Several former American International Group Inc
AIG is holding back $21 million from retention bonuses for current and former employees of its Financial Products unit. That unit nearly caused the insurer's collapse in September 2008.
The insurer is asking former employees who are eligible for the payout what they earned after leaving AIG so it can reduce the retention bonus payments by that amount, said Gary Phelan, a partner at law firm Outten & Golden, which represents eight current and former employees.
They have asked them a series of questions, explaining that this part of their due diligence, Phelan said. But those same questions have been asked and answered before already.
They've had several months to determine whether or not any payment should be offset, Phelan said. Unless there's a very quick payment made of the balance 25 percent, I think (a lawsuit) is inevitable.
Andrew Goodstadt, a partner at Thompson Wigdor & Gilly, which is representing about a dozen current and former employees, said they were also considering all options.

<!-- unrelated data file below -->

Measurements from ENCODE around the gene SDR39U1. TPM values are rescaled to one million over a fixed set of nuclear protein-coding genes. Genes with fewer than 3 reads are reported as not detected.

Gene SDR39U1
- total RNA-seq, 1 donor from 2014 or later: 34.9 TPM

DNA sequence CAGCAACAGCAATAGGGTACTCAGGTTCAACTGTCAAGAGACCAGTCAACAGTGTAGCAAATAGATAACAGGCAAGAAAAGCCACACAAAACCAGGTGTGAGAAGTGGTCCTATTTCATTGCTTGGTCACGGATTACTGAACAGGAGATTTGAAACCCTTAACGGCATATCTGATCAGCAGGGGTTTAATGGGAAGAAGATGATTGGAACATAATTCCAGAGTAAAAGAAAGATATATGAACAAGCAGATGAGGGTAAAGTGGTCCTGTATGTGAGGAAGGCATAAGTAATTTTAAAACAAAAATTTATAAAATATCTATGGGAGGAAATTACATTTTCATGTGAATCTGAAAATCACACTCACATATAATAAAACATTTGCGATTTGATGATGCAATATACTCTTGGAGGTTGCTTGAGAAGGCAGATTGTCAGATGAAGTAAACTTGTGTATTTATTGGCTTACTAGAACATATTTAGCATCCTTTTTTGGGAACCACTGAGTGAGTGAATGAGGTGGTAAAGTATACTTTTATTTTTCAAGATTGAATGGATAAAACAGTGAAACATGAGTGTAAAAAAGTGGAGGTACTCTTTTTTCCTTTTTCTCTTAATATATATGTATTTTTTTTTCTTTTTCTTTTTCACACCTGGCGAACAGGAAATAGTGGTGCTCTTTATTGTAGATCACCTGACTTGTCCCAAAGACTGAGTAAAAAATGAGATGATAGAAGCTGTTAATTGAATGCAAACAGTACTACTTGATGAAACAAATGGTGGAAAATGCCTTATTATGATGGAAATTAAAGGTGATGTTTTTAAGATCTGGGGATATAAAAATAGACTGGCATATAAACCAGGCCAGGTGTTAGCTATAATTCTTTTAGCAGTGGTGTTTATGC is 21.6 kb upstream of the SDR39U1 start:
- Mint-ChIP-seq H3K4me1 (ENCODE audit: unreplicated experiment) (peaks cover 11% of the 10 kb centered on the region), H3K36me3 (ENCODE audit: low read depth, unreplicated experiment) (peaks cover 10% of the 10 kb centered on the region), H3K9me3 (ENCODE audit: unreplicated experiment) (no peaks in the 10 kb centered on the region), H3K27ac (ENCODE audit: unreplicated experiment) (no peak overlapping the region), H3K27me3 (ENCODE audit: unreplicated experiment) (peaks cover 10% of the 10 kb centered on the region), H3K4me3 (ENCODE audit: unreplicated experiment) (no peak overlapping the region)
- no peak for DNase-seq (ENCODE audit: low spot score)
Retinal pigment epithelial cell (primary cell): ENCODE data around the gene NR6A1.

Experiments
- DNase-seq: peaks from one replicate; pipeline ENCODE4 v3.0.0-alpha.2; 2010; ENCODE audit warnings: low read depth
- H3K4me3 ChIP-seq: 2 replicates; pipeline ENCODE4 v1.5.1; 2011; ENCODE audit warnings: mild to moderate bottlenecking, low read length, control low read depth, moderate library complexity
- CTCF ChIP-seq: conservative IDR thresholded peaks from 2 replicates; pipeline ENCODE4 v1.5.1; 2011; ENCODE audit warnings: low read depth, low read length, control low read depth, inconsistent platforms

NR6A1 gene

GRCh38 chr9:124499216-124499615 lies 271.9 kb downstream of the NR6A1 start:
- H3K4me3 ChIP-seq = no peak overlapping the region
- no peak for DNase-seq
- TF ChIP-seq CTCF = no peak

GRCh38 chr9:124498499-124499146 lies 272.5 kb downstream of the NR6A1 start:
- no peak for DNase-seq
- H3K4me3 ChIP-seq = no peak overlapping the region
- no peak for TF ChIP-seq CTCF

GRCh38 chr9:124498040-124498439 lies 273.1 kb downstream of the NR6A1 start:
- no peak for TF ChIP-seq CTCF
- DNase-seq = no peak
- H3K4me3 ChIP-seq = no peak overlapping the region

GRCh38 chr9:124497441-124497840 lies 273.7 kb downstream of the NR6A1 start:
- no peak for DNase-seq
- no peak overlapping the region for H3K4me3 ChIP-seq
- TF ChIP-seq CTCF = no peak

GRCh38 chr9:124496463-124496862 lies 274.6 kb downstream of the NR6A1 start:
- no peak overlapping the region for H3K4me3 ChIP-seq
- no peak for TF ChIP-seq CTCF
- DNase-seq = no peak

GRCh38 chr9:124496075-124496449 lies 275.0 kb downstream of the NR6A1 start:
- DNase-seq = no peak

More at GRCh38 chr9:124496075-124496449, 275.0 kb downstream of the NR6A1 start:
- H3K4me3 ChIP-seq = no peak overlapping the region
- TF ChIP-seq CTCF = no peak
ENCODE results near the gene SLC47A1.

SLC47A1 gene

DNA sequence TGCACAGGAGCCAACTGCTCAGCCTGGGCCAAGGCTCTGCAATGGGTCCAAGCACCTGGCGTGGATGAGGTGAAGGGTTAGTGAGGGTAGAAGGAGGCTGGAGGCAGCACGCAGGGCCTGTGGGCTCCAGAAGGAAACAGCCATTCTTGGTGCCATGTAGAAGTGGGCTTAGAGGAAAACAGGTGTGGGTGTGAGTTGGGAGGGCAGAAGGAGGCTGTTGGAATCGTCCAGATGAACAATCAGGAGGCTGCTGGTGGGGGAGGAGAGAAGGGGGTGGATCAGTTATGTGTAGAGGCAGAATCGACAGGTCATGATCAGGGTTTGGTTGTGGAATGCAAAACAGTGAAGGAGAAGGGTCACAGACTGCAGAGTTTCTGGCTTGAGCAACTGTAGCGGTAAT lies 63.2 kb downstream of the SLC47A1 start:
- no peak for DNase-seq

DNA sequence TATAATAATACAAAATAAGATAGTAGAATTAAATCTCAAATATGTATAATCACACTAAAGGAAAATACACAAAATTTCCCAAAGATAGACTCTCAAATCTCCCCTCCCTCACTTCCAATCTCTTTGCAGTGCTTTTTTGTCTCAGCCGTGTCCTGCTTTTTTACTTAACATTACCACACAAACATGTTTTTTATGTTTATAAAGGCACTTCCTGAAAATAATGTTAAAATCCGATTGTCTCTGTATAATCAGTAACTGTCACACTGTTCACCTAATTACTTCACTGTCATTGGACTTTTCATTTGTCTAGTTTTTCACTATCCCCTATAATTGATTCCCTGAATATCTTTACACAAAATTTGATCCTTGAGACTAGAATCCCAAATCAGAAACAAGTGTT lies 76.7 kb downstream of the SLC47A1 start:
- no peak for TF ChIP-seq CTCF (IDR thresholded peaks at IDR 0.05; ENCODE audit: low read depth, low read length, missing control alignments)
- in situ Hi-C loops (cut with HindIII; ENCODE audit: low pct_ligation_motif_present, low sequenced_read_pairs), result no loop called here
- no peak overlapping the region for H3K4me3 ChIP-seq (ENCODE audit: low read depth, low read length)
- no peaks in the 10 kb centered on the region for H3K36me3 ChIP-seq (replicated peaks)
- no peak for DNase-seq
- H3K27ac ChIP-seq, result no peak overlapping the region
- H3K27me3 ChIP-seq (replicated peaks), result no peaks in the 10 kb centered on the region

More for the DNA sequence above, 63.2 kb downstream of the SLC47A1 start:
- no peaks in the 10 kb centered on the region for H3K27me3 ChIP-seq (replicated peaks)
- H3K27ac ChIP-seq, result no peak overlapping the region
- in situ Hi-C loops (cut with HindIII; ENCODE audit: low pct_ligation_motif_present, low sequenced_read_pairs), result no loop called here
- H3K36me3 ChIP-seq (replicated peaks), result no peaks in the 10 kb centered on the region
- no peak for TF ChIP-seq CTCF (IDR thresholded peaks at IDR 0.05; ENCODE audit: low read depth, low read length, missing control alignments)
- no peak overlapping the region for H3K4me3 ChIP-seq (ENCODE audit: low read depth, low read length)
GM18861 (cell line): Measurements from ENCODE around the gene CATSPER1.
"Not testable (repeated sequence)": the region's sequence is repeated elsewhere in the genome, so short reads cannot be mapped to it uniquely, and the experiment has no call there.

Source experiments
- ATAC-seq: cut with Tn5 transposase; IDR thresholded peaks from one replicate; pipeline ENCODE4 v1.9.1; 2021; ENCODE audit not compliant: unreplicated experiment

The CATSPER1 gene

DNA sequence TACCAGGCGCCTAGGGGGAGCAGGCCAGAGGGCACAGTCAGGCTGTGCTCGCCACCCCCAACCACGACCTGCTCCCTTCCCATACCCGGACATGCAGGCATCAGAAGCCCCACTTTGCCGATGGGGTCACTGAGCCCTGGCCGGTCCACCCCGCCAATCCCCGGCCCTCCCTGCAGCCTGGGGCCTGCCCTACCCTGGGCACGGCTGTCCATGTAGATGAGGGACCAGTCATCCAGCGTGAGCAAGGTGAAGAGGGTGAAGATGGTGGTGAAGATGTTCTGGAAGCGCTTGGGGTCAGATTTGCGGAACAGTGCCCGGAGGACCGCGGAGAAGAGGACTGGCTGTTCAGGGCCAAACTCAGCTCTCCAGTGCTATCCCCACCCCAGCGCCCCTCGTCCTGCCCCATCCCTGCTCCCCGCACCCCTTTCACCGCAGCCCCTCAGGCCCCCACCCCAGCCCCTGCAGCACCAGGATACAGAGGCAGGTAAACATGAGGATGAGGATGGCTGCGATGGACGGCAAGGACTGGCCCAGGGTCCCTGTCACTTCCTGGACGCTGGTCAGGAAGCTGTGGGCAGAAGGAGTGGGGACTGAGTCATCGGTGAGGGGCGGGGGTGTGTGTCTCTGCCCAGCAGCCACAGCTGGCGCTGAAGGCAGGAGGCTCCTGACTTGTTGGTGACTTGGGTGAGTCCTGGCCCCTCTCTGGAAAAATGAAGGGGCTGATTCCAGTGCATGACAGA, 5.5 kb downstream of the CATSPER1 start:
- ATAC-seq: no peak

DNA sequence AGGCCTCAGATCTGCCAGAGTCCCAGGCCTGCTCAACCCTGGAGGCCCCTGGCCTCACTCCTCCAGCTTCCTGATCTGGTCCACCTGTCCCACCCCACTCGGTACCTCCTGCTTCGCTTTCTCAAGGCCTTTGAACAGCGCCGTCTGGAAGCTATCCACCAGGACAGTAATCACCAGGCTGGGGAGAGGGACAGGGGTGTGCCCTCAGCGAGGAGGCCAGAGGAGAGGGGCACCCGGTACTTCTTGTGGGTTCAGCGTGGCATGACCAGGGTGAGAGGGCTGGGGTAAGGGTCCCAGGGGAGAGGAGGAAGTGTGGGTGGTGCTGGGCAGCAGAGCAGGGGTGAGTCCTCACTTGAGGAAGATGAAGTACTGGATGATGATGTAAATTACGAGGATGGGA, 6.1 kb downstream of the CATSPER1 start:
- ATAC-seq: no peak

AIG declined to comment.
The company, which is nearly 80 percent owned by the U.S. government, is paying out $46 million to about 70 people, most of whom are former employees of the Financial Products unit.
The latest cuts in retention payments are part of its efforts to meet a $45 million giveback target that was set after the insurer paid out $165 million last year in bonuses to Financial Products employees.
The plans to pay the bonuses caused a public outcry because AIG was making the payments after the U.S. government used billions of dollars in taxpayer money to bail out the company.
The insurer was due to pay out another $195 million by Monday. But many Financial Products employees, including almost all staff eligible for the payments, agreed last month to take a further $20 million cut in return for an early payment.
The payments being made now are for the remaining employees who were eligible.
Excluding the cut on Monday, AIG has recovered about $40 million of the giveback target.
(Reporting by Paritosh Bansal. Editing by Robert MacMillan)